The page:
Without context managers printing the lines of a file to screen looks like this:

  1. file = open("infile.txt", "r")
  2. print file.read()
  3. file.close()
  4.  

Though this is clear and obvious in a small example, in real code there can be problems between opening and closing the file, which cause it not to be closed properly. The standard fix is to wrap this with a try/finally to deal with any exceptions that are thrown in the process:

  1. file = open("infile.txt", "r")
  2. try:
  3.   print file.read()
  4. finally:
  5.   file.close()
  6.  

Where finally makes certain that, regardless of what happens in the middle, the file gets closed. This is effective, but contains a fair amount of boilerplate for a simple action. Context managers allow us to do this:

  1. with open("infile.txt", "r") as file:
  2.   print file.read()
  3.  

The open function returns a file object which contains the context manager. Any object can become a context manager object by adding an __enter__ and __exit__ method for creation and cleanup. Many of Python's standard stream objects have these methods added already.

Downloading Webpages

Unfortunately the urlopen function from urllib2 does not come with a context manager, so I had to write one myself. Fortunately, it's easy.

  1. class Url():
  2.   def __init__(self, url):
  3.     self.url = url
  4.  
  5.   def __enter__(self):
  6.     self.stream = urllib2.urlopen(self.url)
  7.     return self.stream
  8.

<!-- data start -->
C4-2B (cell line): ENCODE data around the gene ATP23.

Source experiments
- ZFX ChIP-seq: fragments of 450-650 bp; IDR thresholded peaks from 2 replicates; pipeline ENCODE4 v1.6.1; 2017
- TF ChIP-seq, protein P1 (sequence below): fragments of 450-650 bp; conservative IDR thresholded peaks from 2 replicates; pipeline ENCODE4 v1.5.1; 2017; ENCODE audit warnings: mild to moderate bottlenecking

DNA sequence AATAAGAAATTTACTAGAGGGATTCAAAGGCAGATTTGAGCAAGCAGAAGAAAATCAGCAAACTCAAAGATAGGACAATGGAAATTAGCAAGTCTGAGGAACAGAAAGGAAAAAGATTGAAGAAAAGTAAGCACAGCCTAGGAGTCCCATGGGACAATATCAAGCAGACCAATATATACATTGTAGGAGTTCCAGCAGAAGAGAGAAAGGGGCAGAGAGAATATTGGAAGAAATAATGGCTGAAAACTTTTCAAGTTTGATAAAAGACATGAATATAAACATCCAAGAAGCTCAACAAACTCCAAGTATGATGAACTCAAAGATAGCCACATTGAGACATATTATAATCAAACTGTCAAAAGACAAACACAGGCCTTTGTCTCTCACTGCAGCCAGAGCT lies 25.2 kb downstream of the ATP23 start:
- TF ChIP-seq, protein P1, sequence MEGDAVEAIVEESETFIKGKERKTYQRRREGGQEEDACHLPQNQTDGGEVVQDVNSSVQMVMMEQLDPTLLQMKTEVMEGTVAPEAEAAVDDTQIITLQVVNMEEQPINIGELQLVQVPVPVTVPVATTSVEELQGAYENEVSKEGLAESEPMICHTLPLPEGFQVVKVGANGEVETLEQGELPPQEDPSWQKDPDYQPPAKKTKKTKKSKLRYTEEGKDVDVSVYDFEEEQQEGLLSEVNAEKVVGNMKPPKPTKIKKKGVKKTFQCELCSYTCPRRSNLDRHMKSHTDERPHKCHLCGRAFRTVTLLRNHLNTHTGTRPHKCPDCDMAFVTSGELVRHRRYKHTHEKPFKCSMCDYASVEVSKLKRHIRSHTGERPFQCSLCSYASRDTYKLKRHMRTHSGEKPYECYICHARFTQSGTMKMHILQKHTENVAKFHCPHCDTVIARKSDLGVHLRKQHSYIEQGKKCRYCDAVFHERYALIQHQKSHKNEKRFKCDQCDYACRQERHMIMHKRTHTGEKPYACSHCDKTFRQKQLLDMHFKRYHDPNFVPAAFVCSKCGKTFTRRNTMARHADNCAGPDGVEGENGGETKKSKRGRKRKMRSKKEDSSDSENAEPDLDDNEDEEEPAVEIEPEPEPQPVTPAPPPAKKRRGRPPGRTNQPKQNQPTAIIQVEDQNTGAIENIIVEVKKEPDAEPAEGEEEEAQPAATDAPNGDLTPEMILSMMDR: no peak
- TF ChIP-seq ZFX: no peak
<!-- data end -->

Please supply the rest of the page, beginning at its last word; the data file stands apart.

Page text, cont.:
9.   def __exit__(self, type, value, traceback):
  10.     self.stream.close()
  11.  

Tying it All Together

Using the XML Parser

  1. def generateRsses(feedFile):
  2.   with open(feedFile, "r") as file:
  3.     urls = [url.strip() for url in file.readlines()]
  4.  
  5.   for url in urls:
  6.     with Url(url) as rss:
  7.       handler = RssHandler()
  8.       parser = xml.sax.make_parser()
  9.       parser.setContentHandler(handler)
  10.       parser.parse(rss)
  11.       yield handler.channels
  12.  
  13. def printFeed(rss):
  14.   for channelName in rss.keys():
  15.     print "*** " + channelName + " ***"
  16.     for title in rss[channelName]:
  17.       print "\t" + title
  18.  

The most complex part of this is the actual parsing of the xml, I'll walk you through it line by line.

  1. Create the RssHandler (the class created above). This defines how the parser will work.
  2. make_parser creates an object that does the XML heavy lifting.
  3. Attach the handler to the parser.
  4. Do the actual parsing.
  5. Extract the resulting data.

Commandline Arguments

  1. if __name__ == "__main__":
  2.   [scriptName,feedFileName] = sys.argv
  3.   for rss in generateRsses(feedFileName):
  4.       printFeed(rss)
  5.  

The only new element here is sys.argv. sys.argv contains all of the arguments handed into the python interpreter. The first is the name of the script itself, so the program ignores it, the second is the name of the file that contains a list of RSS feeds.

Resources:

Posted by Frank Berthold

Filed under: python, xml, rss Leave a comment